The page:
Female impersonator Julian Eltinge also include a Salomé number among his many drag specialties starting in 1908. Another female impersonator who did the Dance of the Seven Veils was British music hall performer Malcolm Scott.
Eva Tanguay’s 1909 Salomé was said to have taken the whole thing up a notch, simulating orgasm, and further increasing her notoriety.
African American vaudevillian Aida Overton Walker toured with her Salomé act in 1911.
The Salomé fad had wound down on stages by this point. But in later years, there were some notable films that kept the story out there:
The 1918 film starring the notorious screen vamp Theda Bara is sadly lost — a tragedy for hot-blooded humans everywhere!
The great Russian actress Alla Nazimova’s 1923 screen version was at once too retrograde (it was a long dead fad by the Jazz Age) and too modern (full of art deco design and contemporary dance — who wants a reinterpretation of this quintessential staple?) So it bombed at the box office, although it makes an interesting, if anomalous, artifact.
Mack Sennett Bathing Beauty Kathryn Stanley posed for this publicity still in 1926, although it doesn’t seem to be in support of a Sennett movie (seems to have been a local stage production). Too bad! A Mack Sennett spoof of the subgenre could have been a major hoot, although I’m sure it would have been deemed too blasphemous by religious groups. That John head needs to grow a beard though.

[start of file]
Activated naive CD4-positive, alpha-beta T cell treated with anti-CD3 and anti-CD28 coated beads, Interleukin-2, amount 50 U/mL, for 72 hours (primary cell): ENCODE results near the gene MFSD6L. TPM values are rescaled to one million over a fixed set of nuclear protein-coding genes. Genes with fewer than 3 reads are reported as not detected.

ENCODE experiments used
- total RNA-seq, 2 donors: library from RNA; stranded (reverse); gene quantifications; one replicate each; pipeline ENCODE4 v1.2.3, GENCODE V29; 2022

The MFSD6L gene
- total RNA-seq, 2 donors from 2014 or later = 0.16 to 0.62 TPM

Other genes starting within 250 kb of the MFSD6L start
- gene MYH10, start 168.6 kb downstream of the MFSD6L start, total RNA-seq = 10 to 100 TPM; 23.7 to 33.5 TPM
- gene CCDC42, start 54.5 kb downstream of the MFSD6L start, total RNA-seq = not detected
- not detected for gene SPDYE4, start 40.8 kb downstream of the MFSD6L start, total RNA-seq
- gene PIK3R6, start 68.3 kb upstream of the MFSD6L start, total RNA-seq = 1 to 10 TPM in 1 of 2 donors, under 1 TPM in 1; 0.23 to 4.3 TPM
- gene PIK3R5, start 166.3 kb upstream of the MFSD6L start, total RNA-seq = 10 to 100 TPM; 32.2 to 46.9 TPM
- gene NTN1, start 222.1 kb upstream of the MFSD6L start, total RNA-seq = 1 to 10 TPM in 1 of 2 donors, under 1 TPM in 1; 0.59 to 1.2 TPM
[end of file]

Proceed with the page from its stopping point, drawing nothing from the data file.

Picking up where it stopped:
Salomé, Where She Danced (1945)
The 1945 film Salomé, Where She Danced, put Yvonne de Carlo on the map. And what a map! Va va voom!
We sometimes forget that Rita Hayworth started out as a dancer. She reminds us and then some when she does the Dance of the Seven Veils in the 1953 Hollywood film.
Salomé’s Last Dance (1988)
Typically cray-cray Ken Russell version, complete with an Oscar Wilde framing device.
I was lucky enough to see Al Pacino play Herod in Circle in the Square’s 1992 production of Wilde’s Salomé, with Twin Peaks’ Sheryl Lee as the title character. Pacino chewed up the scenery in the play, perhaps the first time the title character had been bumped from the center of her own vehicle. In 2013, he directed his own movie version and — same thing. Jessica Chastain is Salomé , but I had to hunt around for a bit for a photo where Pacino isn’t hogging the limelight!
My version! How could I not include it? In my 2008 revue No Applause, Just Throw Money: The Show That Made Vaudeville Famous at Theater for the New City I cast Leela Corman (best known as an illustrator and graphic novelist, but who is also an accomplished belly dancer) as Salomé, and Art Wallace as the cat-calling head of John the Baptist. And on that sacrilegious note, we end our post.
For more on the history of vaudeville, including fads and phenomena like the Salomé craze, consult No Applause, Just Throw Money: The Book That Made Vaudeville Famous, available at Amazon, Barnes and Noble, and wherever titillating books are sold.